The old joke about the young bride, puzzled by them as a wedding gift, hanging them in the gents cloakroom probably isn’t based on any forensic evidence and might be rather uncomfortable anyway so something else.
I suppose bracelets would be pssible but it requires refashioning rather than re-purposing.
They are somewhat useful for extracting olives from that rather unpleasant brine some packers still use. But one can only consume so many dirty martinis before tongs are rendered redundant anyway.
There is a small parish with a large church called Tong in Shropshire in your country. Perhaps if they had a mayor his chain of office could be made of interlocking pairs. But I think we would have to create the mayor before the tongs could be employed to purpose.
I haven’t decided what I will do with the spoon yet. I bought it in an auction lot of “white metal” that turned out to be all hallmarked silver except for one pair of silver plated vases by Mappin and Webb. I paid £45 plus commission for the lot and have so far sold the pieces for £420 with a couple left to go, so I may keep the spoon for my collection. Otherwise, I would list a spoon of this age at between £50 and £75 on ebay and could reasonably expect a sale in the £40-£60 range.
I’m not a fan of jewellery made from converted cutlery. In my experience, the jewellery doesn’t seem to sell for any more or sell any faster than the pieces in their original form, unless we’re talking a bland teaspoon that isn’t part of a set. People still buy sugar tongs - I sell 6-8 pairs of silver plated tongs every year in the £10-£20 range. Not a lot of money, but worth it as I tend to pick them up for £1-£2.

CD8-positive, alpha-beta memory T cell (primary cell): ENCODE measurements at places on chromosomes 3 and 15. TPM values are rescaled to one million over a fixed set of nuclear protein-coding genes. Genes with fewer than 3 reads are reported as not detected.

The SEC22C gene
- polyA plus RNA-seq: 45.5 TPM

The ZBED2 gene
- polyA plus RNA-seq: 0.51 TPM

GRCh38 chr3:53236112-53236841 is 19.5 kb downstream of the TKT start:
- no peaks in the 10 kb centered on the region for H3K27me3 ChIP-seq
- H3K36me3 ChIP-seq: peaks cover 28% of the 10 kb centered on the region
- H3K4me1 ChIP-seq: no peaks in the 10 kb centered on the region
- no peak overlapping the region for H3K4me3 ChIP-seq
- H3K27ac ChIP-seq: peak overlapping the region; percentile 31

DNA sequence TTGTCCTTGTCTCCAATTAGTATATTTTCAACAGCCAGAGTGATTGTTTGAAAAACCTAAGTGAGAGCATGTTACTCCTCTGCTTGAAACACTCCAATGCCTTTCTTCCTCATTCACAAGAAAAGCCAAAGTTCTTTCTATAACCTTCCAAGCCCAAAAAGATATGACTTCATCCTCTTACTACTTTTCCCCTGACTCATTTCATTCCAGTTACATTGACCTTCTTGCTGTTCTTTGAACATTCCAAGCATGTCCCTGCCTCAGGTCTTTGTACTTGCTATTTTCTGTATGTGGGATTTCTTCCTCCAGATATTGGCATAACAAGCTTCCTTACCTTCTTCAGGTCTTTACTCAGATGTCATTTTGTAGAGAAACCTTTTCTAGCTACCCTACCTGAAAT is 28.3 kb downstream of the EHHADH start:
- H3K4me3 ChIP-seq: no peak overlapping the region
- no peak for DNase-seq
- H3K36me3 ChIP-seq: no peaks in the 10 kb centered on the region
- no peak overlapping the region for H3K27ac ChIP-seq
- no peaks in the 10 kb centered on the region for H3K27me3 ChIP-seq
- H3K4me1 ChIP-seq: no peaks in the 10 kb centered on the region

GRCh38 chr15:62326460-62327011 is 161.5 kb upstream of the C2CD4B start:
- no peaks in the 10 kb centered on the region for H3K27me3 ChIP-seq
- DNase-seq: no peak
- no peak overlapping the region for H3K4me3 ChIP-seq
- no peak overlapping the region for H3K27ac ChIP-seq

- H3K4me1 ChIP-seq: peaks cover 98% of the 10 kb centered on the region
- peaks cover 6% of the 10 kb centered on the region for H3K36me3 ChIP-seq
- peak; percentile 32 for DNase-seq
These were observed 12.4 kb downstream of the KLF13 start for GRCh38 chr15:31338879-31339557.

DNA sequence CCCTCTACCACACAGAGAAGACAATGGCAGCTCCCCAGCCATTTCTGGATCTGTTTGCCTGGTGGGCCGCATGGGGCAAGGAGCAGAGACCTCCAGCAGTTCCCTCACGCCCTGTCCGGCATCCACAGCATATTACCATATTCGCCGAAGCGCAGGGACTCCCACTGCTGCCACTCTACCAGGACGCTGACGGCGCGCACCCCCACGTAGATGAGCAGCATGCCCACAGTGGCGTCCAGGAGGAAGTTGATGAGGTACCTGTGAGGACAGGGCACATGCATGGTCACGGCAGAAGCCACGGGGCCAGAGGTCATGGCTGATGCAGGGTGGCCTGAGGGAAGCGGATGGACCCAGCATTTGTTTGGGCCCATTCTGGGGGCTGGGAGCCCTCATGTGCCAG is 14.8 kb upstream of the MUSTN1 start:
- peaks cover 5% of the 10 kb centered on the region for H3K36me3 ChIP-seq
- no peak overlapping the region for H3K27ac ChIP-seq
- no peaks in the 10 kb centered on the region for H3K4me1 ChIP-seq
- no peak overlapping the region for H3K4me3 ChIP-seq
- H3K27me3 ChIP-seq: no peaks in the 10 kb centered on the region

When it comes to sterling silver cutlery, if the quality is good I sell the pieces on their own - they take a while to go, but they get there in the end. If the quality is not so good, I hold onto them until I have 5-6 pieces and put them into auction as a single lot. The return is not fantastic, but it’s usually a good deal over the scrap value of the silver.
I would never even consider scrapping a piece of silver of this age - a lot of pre-Victorian silver was melted down during Victoria’s reign, so there isn’t a mass quantity of it around. I have been buying and selling silver (and antiques) for just over 15 years and have only handled four pieces made before 1837. Pride of place in my collection is a dish hallmarked London 1571 and beside it a William Ellerby spoon hallmarked 1812. I sold one other piece from 1775 and have yet to decide about the ladle.
I would never scrap or repurpose, or knowingly sell to someone who intends to scrap or repurpose, a piece of silver that is more than 200 years old. If it’s Victorian or later, it depends on the quality and condition, but I generally sell them as they are. The only pieces I’ve struggled to sell are a pair of sterling silver Edwardian salts - I’ve had them now for 4 years and will sadly have to scrap them if they don’t sell by the end of the year.